Vitamin D receptor activation with paricalcitol decreases albuminuria in type 2 diabetes

Vitamin D is a steroid hormone and a component of a complex endocrine pathway sometimes called 'vitamin D endocrine system' (Medscape, 2012).  Despite treatment with renin—angiotensin—aldosterone system (RAAS) inhibitors, patients with diabetes have increased risk of progressive renal failure that correlates with albuminuria.

281 patients with type 2 diabetes and albuminuria who were receiving angiotensin-converting enzyme inhibitors or angiotensin receptor blockers were enrolled in this study.

Patients were assigned to receive 24 weeks' treatment with:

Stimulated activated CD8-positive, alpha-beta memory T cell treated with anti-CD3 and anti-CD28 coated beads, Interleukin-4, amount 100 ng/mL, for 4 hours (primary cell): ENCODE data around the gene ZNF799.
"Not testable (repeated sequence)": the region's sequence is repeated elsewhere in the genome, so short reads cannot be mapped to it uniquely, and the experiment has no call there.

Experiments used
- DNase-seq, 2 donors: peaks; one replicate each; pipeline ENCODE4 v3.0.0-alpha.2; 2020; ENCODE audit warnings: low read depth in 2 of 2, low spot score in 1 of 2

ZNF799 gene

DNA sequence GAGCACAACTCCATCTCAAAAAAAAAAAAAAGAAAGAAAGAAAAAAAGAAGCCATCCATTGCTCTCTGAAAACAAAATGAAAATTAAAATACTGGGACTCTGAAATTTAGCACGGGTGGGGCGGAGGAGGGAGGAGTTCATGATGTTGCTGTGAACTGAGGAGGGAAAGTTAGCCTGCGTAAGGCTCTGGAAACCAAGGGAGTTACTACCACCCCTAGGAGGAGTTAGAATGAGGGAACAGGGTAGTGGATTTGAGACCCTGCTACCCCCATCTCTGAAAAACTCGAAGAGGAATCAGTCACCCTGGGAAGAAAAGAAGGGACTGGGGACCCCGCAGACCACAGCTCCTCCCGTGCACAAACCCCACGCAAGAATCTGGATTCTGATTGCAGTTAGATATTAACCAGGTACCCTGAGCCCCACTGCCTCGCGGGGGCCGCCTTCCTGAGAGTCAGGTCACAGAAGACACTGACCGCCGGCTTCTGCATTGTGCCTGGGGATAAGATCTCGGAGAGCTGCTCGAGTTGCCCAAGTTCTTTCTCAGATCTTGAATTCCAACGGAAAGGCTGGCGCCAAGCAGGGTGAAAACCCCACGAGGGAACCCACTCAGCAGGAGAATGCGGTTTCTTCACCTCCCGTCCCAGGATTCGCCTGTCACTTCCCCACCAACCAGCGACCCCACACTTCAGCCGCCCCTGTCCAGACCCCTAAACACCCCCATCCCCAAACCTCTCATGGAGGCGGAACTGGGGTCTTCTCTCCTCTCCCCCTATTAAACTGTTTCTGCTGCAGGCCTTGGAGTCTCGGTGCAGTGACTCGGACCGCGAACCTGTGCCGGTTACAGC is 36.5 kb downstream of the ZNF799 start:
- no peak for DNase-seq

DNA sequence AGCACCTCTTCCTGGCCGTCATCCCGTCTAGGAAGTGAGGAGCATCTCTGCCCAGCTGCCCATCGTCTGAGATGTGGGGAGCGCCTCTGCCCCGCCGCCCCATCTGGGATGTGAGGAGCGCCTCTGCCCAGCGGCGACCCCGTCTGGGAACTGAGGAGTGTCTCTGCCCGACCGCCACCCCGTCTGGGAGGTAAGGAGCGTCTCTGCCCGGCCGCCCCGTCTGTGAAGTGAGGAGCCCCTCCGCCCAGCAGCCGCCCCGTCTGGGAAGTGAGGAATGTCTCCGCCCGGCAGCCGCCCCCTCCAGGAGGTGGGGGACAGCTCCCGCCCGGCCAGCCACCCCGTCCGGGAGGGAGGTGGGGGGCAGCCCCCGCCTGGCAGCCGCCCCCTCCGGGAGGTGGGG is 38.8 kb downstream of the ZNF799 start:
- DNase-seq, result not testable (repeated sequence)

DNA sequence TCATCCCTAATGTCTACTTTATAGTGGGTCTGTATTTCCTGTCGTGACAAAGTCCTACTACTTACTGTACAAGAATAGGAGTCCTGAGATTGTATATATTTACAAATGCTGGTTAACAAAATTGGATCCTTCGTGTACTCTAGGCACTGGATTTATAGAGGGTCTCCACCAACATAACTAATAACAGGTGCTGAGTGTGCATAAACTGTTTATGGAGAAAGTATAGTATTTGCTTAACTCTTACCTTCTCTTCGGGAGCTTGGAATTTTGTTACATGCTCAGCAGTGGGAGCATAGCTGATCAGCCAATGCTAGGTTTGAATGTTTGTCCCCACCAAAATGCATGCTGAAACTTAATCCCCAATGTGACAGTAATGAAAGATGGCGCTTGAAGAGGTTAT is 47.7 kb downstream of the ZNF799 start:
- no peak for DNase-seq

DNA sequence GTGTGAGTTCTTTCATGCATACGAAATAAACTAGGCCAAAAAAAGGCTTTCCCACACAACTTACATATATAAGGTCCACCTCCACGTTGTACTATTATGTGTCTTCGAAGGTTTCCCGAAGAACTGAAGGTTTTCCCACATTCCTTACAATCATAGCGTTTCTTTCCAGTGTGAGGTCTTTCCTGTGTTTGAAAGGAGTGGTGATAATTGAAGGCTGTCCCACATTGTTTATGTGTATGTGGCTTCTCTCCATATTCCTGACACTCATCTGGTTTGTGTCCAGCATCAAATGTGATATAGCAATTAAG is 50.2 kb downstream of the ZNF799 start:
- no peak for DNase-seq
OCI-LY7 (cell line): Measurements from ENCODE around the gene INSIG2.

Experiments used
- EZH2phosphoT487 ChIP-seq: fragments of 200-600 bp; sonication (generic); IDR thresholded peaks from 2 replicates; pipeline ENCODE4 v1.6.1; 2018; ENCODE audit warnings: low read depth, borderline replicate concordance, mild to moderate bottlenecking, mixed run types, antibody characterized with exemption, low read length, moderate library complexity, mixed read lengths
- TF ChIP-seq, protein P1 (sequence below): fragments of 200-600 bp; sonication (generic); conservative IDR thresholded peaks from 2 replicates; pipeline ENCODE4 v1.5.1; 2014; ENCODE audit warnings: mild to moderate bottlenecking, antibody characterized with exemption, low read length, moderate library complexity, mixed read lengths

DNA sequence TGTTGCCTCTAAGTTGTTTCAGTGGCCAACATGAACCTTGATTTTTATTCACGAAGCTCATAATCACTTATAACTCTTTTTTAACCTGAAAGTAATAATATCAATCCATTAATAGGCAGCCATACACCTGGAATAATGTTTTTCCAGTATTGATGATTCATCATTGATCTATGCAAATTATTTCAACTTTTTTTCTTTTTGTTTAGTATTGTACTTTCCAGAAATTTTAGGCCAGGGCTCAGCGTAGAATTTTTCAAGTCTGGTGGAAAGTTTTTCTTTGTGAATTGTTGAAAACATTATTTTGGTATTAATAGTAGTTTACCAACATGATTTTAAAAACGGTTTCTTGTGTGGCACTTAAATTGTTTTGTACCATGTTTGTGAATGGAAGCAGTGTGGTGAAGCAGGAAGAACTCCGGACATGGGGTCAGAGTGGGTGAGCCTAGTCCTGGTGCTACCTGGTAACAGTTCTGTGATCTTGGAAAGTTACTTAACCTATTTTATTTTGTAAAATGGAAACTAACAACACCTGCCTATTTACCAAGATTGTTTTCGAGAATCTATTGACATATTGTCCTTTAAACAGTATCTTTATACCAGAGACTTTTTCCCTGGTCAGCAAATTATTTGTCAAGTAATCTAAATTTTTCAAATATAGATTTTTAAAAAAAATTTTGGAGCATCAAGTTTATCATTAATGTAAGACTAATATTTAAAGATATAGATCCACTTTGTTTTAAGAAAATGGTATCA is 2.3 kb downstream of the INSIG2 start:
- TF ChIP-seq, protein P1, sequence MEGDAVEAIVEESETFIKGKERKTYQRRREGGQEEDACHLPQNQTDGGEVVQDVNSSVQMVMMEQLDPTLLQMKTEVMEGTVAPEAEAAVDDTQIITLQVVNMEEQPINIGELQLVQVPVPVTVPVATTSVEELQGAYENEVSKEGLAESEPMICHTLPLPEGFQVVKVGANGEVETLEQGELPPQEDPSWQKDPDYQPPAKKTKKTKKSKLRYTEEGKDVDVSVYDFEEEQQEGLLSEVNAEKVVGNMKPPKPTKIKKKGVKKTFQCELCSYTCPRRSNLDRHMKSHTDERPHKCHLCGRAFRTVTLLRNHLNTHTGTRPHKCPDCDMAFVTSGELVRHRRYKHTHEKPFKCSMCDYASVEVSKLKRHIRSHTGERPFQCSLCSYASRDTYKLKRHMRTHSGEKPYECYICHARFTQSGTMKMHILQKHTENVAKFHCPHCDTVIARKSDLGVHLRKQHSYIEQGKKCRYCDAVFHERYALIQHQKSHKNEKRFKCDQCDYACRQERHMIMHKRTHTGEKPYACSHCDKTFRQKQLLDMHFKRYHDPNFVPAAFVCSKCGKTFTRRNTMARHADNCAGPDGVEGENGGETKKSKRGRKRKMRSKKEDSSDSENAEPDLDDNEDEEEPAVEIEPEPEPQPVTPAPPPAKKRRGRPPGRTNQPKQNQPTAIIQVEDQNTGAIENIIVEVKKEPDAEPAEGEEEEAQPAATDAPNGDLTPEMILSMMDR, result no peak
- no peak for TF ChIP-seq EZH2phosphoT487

- placebo
- 1 μg/day paricalcitol
- 2 μg/day paricalcitol

Paricalcitol (trade name Zemplar, Abbott Laboratories) is an analog of calcitriol, the active form of vitamin D.

The primary endpoint was the percentage change in mean urinary albumin-to-creatinine ratio (UACR).

The change in urinary albumin-to-creatinine ratio (UACR) was: −14% in the 1 μg paricalcitol group, and −20% in the 2 μg paricalcitol group.

The addition of 2 μg/day paricalcitol to RAAS inhibition safely lowers albuminuria in patients with diabetic nephropathy, and could be a novel approach to lower renal risk in diabetes.

Selective vitamin D receptor activation with paricalcitol for reduction of albuminuria in patients with type 2 diabetes (VITAL study): a randomised controlled trial. The Lancet, Volume 376, Issue 9752, Pages 1543 - 1551, 6 November 2010.
Image source: Paricalcitol, Wikipedia, public domain.

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